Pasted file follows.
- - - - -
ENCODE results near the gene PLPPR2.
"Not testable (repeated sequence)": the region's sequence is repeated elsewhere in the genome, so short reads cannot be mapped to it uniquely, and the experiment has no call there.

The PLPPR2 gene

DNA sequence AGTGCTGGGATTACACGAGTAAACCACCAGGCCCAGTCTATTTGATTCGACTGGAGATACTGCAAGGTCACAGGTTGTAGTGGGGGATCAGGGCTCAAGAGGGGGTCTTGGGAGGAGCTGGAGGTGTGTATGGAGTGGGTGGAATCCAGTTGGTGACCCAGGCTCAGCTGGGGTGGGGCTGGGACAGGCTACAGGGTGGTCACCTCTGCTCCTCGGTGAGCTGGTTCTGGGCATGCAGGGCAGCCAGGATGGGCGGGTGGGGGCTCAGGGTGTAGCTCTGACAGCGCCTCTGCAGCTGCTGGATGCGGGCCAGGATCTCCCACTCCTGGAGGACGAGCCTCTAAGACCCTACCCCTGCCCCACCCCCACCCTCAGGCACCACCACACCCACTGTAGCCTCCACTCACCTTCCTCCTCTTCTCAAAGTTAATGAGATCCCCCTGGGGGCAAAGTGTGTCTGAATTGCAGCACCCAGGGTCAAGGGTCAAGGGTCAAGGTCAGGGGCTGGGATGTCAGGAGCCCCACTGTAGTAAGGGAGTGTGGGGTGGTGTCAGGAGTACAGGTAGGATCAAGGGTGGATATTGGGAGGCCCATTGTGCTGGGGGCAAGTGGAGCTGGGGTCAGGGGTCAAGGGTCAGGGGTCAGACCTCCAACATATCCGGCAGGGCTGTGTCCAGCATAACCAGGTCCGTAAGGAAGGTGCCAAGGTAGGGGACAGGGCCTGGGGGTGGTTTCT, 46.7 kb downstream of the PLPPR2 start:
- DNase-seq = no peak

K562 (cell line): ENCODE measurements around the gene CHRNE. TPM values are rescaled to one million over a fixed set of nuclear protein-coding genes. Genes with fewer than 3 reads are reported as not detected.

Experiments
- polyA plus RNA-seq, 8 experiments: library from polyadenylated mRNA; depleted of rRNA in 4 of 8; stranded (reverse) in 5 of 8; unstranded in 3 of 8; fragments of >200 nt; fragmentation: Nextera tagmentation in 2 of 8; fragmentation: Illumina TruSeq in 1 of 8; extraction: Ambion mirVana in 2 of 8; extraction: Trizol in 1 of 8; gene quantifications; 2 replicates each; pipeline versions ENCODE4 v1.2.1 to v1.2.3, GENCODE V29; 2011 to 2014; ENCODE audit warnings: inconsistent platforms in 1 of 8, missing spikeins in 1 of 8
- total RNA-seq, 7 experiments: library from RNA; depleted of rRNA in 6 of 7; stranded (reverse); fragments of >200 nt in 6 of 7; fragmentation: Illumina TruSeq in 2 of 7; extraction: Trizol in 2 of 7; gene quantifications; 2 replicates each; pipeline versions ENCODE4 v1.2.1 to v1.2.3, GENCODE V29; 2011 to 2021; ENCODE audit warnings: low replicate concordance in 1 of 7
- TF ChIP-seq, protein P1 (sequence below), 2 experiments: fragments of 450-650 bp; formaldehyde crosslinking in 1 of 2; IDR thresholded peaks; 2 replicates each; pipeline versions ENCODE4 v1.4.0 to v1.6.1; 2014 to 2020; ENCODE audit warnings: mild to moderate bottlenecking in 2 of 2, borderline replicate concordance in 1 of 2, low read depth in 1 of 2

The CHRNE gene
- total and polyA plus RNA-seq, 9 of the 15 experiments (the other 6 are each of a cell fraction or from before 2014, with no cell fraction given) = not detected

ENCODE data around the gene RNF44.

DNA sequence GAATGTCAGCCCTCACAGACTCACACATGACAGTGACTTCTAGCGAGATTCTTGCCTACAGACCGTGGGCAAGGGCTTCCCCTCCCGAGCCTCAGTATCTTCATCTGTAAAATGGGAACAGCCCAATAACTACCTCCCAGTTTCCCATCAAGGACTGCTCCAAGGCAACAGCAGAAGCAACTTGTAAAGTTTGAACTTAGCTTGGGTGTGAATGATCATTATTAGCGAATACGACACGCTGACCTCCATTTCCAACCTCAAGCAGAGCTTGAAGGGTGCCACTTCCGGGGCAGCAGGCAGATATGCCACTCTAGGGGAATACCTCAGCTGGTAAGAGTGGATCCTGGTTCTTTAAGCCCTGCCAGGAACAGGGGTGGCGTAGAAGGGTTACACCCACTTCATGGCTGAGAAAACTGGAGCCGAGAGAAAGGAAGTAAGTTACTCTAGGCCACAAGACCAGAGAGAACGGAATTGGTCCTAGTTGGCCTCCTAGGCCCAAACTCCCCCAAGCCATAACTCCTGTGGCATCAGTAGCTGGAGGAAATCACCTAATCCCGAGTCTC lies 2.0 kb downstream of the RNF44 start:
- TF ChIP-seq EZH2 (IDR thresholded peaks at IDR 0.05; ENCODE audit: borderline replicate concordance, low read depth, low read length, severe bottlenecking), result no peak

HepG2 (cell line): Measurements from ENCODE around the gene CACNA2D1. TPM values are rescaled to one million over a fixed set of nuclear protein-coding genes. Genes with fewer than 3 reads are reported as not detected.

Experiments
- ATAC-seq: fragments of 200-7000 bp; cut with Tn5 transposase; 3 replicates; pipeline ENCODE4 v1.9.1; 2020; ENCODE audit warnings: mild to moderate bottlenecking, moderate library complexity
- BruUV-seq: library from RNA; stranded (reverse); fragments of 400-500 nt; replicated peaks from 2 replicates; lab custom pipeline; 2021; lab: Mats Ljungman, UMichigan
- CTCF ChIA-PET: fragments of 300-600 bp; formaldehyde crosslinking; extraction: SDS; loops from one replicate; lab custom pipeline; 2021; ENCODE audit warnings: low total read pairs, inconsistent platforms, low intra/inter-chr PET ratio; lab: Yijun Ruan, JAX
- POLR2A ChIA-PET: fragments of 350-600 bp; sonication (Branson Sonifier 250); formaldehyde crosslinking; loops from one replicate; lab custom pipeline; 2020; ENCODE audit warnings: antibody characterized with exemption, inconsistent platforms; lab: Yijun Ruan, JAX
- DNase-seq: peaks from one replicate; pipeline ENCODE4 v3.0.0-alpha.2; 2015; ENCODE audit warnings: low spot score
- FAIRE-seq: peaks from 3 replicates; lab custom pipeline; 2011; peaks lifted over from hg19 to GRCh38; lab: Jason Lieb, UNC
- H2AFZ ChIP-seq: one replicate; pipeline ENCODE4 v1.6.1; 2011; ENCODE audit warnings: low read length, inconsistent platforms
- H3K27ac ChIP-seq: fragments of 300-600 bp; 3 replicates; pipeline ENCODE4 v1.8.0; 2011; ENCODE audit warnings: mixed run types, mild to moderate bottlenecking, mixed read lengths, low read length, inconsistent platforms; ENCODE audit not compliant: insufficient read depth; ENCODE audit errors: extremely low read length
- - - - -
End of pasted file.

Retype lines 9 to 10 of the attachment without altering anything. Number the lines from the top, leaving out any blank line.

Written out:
- total RNA-seq, 7 experiments: library from RNA; depleted of rRNA in 6 of 7; stranded (reverse); fragments of >200 nt in 6 of 7; fragmentation: Illumina TruSeq in 2 of 7; extraction: Trizol in 2 of 7; gene quantifications; 2 replicates each; pipeline versions ENCODE4 v1.2.1 to v1.2.3, GENCODE V29; 2011 to 2021; ENCODE audit warnings: low replicate concordance in 1 of 7
- TF ChIP-seq, protein P1 (sequence below), 2 experiments: fragments of 450-650 bp; formaldehyde crosslinking in 1 of 2; IDR thresholded peaks; 2 replicates each; pipeline versions ENCODE4 v1.4.0 to v1.6.1; 2014 to 2020; ENCODE audit warnings: mild to moderate bottlenecking in 2 of 2, borderline replicate concordance in 1 of 2, low read depth in 1 of 2